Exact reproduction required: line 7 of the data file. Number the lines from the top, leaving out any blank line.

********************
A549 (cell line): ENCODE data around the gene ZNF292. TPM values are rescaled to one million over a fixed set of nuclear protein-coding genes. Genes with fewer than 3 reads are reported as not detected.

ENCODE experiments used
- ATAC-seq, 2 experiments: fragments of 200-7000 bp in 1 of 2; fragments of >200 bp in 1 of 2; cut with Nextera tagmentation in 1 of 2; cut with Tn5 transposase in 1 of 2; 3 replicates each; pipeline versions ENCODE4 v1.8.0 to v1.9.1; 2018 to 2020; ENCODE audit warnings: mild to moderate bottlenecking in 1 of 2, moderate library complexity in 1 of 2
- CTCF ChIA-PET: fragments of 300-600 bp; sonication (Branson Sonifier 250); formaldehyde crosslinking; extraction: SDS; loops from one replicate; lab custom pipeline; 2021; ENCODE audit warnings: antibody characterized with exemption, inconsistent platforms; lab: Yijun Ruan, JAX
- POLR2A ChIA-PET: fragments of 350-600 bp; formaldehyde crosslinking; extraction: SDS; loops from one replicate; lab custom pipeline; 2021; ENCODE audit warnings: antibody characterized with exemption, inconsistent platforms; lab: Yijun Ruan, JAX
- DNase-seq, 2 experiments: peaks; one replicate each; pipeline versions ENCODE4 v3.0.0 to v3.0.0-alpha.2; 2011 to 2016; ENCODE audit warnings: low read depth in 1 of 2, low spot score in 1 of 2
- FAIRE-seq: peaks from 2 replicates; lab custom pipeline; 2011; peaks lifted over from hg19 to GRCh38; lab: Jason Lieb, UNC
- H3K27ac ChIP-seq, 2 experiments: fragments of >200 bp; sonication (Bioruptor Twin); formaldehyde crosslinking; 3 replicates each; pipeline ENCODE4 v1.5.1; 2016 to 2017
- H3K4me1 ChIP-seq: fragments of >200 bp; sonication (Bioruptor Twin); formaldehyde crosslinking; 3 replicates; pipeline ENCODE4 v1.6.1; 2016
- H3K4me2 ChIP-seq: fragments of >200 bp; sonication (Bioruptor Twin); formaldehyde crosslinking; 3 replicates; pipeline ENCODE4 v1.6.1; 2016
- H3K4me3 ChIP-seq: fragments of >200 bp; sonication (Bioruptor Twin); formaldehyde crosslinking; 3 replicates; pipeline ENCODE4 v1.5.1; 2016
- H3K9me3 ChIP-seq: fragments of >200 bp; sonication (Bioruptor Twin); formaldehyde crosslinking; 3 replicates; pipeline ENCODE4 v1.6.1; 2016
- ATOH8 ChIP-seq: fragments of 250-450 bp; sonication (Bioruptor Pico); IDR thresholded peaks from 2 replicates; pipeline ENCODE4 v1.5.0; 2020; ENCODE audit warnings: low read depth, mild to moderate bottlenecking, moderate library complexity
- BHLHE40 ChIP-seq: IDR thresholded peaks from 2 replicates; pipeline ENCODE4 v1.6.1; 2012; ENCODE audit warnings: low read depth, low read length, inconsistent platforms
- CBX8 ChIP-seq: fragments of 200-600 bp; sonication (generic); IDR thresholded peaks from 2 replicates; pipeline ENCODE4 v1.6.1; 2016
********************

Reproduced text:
- FAIRE-seq: peaks from 2 replicates; lab custom pipeline; 2011; peaks lifted over from hg19 to GRCh38; lab: Jason Lieb, UNC